School board members have long struggled with this question as they strive to implement policies that will support student learning.HOMEWORK HELP IN AFTERSCHOOL PROGRAMS Literature. relate directly to learning—interactive and comprehensive homework help. and this review highlights research.
When Homework is not Home Work: After-School Programs for Homework. dren do after school each day.Although not explicitly linked to achievement, it is logical to assume that these factors lead to improved achievement.Kohn, A. 2007. The Homework Myth: Why Our Kids Get Too Much of a Bad Thing.Researchers often attribute such a discrepancy to the fact that younger students typically have shorter attention spans than older students.Some have argued that homework can increase the achievement gap between students from affluent and poor families.In one older study, schools in which more homework was routinely assigned had higher levels of student achievement compared to schools where regular homework was not expected (Rutter, Maughan, Mortimore, and Ouston 1979).The conflicting nature of the research findings noted in this review reflects the continuing debate surrounding the value of homework.
Townsend (1995) examined the association between homework and achievement in language acquisition among third graders.
Is Homework Helpful or Harmful? | The Great Homework Debate
Other studies find a positive relationship in math, but not in reading (Fuchs et al. 2004).Her findings indicated no differences in math achievement scores between students in the two homework groups.Research Spotlight on Homework. homework can help students develop study skills and habits and can keep families.Homework: The Good and the Bad. Sep 13,. So what can be good about homework.The homework review was produced by researchers at Edvantia for the Center for Public Education.However, postsecondary education (e.g., community college or university) requires independent study outside of class and, thus, facilitating practice of these study and time management skills at home appears to be a reasonable policy at the high school level regardless of any connection between secondary student learning and homework.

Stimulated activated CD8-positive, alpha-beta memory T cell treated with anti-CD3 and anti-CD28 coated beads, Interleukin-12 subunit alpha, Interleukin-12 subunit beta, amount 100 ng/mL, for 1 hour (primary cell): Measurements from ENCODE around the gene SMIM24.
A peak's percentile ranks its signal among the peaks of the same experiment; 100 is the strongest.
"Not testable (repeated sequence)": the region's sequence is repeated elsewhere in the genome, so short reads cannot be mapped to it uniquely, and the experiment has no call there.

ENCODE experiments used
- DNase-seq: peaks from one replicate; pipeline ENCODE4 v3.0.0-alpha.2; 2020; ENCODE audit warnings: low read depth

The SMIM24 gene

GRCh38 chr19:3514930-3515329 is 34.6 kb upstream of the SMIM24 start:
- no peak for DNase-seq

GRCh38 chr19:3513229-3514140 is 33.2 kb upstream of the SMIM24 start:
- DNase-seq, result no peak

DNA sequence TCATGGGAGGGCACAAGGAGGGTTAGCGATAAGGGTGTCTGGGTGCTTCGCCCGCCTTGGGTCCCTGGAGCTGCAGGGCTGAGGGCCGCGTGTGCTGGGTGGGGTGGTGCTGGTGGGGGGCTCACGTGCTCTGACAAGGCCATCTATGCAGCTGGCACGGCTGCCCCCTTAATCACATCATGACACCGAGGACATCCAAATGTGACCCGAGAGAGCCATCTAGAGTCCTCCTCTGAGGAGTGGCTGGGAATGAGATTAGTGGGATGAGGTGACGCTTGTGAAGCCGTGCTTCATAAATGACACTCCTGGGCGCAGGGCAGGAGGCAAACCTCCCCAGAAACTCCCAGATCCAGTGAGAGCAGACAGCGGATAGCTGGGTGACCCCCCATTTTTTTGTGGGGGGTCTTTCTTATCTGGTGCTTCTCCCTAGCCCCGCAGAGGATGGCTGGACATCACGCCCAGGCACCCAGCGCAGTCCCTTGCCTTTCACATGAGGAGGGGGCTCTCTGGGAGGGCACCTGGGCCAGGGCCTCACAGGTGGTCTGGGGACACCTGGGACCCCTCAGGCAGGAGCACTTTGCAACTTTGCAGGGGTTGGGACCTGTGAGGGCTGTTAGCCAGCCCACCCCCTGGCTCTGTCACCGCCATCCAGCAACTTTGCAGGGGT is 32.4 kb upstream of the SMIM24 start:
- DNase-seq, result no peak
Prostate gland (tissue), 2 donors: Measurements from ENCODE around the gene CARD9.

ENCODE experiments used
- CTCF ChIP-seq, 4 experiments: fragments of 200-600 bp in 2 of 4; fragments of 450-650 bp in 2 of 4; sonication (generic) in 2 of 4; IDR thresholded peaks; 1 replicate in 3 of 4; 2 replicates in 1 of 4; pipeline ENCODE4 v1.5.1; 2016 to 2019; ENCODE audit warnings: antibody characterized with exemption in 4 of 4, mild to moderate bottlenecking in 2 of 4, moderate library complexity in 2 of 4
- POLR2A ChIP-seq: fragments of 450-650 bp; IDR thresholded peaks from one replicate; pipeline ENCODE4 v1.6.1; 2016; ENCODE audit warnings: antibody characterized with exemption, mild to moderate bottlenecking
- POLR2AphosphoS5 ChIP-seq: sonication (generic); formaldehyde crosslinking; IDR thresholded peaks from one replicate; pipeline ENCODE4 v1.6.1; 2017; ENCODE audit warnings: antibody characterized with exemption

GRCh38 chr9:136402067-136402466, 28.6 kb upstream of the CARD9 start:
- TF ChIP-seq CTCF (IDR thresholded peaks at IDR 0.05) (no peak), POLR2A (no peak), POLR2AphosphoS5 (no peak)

Harvard Family Research Project Harvard. offer requested help, participate in homework.Another study examined the influence of homework, among other variables, on student grades across five ethnic groups: white, black, Hispanic, Asian American, and Native American students (Keith and Benson 1992).
But Maybe Better Standardized Test Scores. between students who complete homework and those who do. be explained by a teacher does not help these.As this review will show, the research suggests that homework may benefit some students under certain conditions.Students in Japan and Finland, for example, are assigned less homework but still outperform U.S. students on tests (Organisation of Economic Cooperation and Development 2004).However, how much homework a child should do and how often are questions that can be answered only after taking into account the unique needs of the child and his or her learning style, goals and challenges.The small number of studies conducted on the impact of homework assigned for different purposes leaves policymakers with little evidence on which to base decisions.